AMD has officially unveiled its next-generation graphics memory solution - HBM: high bandwidth memory. Sporting an enormous increase in throughput over existing GDDR5 technology, along with equally impressive power-efficiency plus impressive space-saving attributes, HBM is set for release on AMD's next flagship graphics cards, with the firm confirming that we should see these on sale within two months. Radeon R9 390X, any one?
We attended a conference call presentation last week, given by Joe Macri, CTO of computing and graphics at AMD. He talked about the reasons behind the development of HBM - specifically that while GPUs were becoming increasingly more powerful, the existing GDDR5 memory system wasn't scaling in line. He explained that 7gbps chips are available now, with 8gbps modules in the pipeline, but there's little future in the tech: the amount of power needed to increase memory bandwidth doesn't scale in a linear fashion - the faster GDDR5 becomes, the more power hungry it is. GPUs tend to have hard TDP (thermal design power) limits, and going forward, it doesn't make sense to funnel large amounts of power through to the memory system, when more is achieved by diverting it to the GPU core.
On a broader level, GPU performance is increasing at a rate that GDDR5 cannot match, potentially increasing the chance of memory bottlenecks. A new solution is required, and that's where HBM comes to the fore. As opposed to the GDDR5 system of individual modules soldered to the board and connected to the GPU's memory controller, HBM offers up a much more refined solution. Individual memory modules are stacked one on top of another, connected by 'through-silicon-vias' (TSVs) and separated by microbumps. A single GDDR5 chip on a 32-bit interface offers up 28GB/s of throughput. In contrast, an HBM stack is 1024 bits wide, with over 100GB/s of bandwidth (AMD partner Hynix has a more precise 128GB/s metric), achieved with a significant drop in voltage too. Efficiency is also increased by sitting both the GPU core and the HBM stacks on an 'interposer' which brings the two elements much closer together.
AMD revealed that each HBM stack has four 256MB memory chips sandwiched vertically, and that its initial products will have four of these stacks grouped around its new GPU (widely believed - but currently unconfirmed - to be a larger, more powerful iteration of its existing GCN tech). So in theory we are looking at a GPU with 512GB/s of total bandwidth (vs 320GB/s on R9 290X and 336.5GB/s on Nvidia's Titan X), but the slightly less welcome news is that memory capacity won't improve over AMD's existing flagships. Joe Macri played this down during the conference call, but in a world where modern games are hitting the 4GB threshold at 1440p, this is a concern, particularly as it's widely rumoured that Nvidia's forthcoming GTX 980 Ti ships with 6GB of GDDR5. On the flipside, the extra bandwidth could help with memory intensive applications where we currently see a bottleneck - multi-sampling anti-aliasing (MSAA) for example.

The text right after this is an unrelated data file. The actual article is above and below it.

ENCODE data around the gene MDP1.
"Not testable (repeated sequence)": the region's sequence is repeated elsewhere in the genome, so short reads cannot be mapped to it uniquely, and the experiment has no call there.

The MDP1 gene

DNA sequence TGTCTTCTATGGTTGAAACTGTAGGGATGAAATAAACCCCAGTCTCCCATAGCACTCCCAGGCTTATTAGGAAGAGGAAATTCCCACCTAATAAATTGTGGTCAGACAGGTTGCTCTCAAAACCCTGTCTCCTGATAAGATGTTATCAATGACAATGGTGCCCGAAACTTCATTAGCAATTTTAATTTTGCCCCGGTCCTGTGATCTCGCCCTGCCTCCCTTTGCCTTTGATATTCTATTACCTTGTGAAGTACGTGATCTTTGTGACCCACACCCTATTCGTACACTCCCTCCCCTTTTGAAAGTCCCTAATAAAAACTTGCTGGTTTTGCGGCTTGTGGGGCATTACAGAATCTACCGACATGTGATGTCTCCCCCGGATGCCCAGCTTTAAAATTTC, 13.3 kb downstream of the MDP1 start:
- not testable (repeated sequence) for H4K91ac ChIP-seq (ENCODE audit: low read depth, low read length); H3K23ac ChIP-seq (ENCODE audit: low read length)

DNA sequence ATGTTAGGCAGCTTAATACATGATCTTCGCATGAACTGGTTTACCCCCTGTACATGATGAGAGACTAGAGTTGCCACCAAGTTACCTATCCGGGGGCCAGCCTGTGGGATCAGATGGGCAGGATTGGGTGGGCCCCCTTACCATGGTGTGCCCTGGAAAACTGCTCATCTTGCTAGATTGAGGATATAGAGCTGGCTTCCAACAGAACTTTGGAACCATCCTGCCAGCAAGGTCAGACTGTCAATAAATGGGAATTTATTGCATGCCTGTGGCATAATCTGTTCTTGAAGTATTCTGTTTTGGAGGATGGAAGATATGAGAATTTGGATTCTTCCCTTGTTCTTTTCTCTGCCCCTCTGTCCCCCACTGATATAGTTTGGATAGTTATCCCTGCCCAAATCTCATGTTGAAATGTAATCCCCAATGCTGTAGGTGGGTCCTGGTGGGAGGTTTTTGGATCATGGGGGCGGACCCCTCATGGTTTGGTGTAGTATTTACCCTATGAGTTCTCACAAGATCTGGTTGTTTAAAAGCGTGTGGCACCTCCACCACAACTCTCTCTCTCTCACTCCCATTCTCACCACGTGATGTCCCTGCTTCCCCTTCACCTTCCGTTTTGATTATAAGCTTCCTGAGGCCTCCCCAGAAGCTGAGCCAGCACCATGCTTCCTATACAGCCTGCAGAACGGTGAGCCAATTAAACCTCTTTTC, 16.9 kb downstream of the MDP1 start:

Consolidating memory modules into a much tighter space has other advantages too. The space taken in mounting individual modules to the PCB is one of the main reasons why graphics cards are so large. Typically, four 256MB chips occupy 672mm2 of area, while the HBM stacked equivalent is just 35mm2. Even factoring in the arrival of 512MB GDDR5 modules, the space saving is still immense. AMD says that the PCB footprint of its R9 290X GPU and RAM is 9900mm2, and says that an HBM-based equivalent would be less than 4900mm2. That's a PCB that's over 50 per cent smaller - so potentially, the upcoming Radeon flagship should not only be immensely powerful but there may well be small form-factor PC applications too.
Outside of the graphics card applications, we should expect to see HBM techniques applied to other technologies too. At the moment, AMD's APUs - which combine x86 CPU cores with GCN integrated graphics - are hamstrung by the low bandwidth of DDR3 memory. While adding HBM RAM will add to the cost, we could finally start to see APUs capable of enthusiast-level gaming. On top of that, some future version of HBM technology could find its way into a future console too. AMD's partner on the HBM project - memory specialist Hynix - has already revealed the roadmap for HBM, giving us some idea of future scalability. Those 1GB stacks will transform into 4GB or even 8GB stacks while bandwidth will double.
So the big question is, where does this leave AMD's arch-rival, Nvidia? In the short term, a potential Radeon R9 390X will go head-to-head with GTX 980 Ti, a slightly cut-down version of the Titan X. It should be a fascinating contest as Nvidia's product will probably have more memory, but it won't have the bandwidth advantages of HBM.
The question is to what extent higher memory throughput will have on game performance. Lavish amounts of bandwidth are great for aspects like post-process effects and MSAA, but the console designs practically demand that bandwidth-heavy compute is tucked into the GPU's L2 cache. On top of that, with current PC games, overclocking the GPU core is shown to have a much greater impact on frame-rates than overclocking GDDR5. It may well be that in the short term at least, the power efficiency and space-saving inherent in the HBM design are where we'll see the most noticeable differences.
However, it's worth stressing that HBM is not a wholly proprietary technology. The concept of stacked memory modules is hardly unique thinking: AMD says it has been working on the tech for seven years, but the principles behind it are hardly a secret and Nvidia has already shown off a test vehicle showcasing its own version (pictured above). It's a part of its next-gen Pascal architecture that's due to arrive in 2016. But it's AMD that will be first to market with stacked memory and we can't wait to put it through its paces.